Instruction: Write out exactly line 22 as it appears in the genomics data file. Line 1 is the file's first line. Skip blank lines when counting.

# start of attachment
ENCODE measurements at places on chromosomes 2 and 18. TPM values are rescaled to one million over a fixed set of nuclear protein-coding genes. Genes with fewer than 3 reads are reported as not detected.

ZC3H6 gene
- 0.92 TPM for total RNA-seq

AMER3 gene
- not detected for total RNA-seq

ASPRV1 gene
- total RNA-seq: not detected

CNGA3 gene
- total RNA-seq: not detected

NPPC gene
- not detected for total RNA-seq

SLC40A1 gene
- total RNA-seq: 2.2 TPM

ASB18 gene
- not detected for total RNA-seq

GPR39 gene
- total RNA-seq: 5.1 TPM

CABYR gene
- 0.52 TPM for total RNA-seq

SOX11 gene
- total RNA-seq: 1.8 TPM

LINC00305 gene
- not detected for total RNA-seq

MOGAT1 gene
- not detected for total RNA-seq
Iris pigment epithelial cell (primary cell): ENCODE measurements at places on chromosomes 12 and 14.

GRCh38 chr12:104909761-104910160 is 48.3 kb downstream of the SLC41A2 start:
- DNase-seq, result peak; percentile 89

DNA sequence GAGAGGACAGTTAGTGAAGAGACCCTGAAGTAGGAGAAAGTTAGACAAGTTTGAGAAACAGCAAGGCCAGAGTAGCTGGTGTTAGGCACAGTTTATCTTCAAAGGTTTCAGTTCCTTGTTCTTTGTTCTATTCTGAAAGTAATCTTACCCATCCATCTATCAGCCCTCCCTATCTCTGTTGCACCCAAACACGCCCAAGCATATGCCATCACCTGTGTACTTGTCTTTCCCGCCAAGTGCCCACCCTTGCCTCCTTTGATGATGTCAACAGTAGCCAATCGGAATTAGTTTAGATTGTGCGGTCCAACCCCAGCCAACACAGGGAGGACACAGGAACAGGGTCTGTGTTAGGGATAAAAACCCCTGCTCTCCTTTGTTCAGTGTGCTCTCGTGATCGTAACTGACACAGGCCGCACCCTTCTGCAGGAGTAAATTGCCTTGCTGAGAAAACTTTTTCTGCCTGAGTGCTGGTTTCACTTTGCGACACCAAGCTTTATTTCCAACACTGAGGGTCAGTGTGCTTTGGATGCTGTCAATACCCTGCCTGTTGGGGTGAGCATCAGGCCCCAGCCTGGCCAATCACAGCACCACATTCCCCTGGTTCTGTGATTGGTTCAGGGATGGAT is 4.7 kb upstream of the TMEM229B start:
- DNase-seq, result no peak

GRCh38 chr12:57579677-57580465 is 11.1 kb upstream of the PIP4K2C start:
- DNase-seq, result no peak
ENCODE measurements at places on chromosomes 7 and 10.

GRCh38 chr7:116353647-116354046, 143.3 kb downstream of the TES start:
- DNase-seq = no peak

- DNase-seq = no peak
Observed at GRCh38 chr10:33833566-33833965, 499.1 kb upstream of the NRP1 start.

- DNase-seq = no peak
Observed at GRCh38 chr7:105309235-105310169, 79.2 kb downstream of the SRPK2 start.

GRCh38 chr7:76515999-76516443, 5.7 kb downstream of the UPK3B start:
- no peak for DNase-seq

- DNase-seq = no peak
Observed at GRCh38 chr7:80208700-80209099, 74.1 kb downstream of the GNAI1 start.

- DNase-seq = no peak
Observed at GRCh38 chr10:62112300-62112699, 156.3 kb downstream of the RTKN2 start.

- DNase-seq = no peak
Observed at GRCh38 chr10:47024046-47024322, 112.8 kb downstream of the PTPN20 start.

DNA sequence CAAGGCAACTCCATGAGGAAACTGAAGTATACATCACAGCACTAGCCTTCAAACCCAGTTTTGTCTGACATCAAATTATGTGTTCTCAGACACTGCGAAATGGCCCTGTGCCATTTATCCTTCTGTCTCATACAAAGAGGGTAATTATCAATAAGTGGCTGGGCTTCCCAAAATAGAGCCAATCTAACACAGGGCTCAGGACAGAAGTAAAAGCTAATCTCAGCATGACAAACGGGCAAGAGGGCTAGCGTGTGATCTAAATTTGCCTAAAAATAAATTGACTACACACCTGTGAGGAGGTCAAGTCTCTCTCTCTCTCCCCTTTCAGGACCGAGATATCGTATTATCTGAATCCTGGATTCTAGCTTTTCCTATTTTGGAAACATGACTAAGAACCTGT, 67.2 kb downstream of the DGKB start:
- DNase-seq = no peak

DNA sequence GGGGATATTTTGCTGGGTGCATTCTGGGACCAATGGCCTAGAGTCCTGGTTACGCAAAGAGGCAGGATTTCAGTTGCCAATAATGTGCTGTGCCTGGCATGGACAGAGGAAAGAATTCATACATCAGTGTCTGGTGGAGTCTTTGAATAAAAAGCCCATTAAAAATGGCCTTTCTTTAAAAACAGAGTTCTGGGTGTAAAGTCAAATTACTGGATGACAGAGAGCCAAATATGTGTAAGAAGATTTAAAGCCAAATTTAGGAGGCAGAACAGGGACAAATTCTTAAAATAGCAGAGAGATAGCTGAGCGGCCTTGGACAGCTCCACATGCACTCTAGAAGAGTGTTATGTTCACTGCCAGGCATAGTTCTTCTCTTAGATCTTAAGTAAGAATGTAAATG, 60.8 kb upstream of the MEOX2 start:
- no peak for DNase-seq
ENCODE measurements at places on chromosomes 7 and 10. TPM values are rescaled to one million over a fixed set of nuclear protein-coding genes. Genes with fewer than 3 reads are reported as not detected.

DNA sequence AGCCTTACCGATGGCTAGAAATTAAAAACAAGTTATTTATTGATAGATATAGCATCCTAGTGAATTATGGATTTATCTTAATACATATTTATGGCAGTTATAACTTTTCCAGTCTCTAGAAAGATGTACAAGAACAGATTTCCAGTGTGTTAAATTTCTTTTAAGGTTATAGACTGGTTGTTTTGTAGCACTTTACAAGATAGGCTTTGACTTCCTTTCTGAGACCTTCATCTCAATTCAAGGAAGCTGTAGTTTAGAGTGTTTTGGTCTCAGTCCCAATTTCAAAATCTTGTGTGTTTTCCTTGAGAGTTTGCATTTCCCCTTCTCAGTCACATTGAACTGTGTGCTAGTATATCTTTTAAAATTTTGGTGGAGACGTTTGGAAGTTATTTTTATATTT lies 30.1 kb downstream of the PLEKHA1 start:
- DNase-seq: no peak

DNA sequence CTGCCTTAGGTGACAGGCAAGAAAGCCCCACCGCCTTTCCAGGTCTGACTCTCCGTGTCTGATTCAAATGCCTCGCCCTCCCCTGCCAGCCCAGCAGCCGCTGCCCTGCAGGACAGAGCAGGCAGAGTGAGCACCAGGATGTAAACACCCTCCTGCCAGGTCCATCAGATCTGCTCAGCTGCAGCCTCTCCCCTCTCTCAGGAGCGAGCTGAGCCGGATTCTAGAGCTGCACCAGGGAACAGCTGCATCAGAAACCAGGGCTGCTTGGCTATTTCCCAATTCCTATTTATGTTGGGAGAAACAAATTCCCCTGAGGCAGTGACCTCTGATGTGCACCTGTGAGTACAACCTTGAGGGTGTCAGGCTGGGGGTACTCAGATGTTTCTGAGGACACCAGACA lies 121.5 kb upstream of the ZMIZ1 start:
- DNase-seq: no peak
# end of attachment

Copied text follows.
LINC00305 gene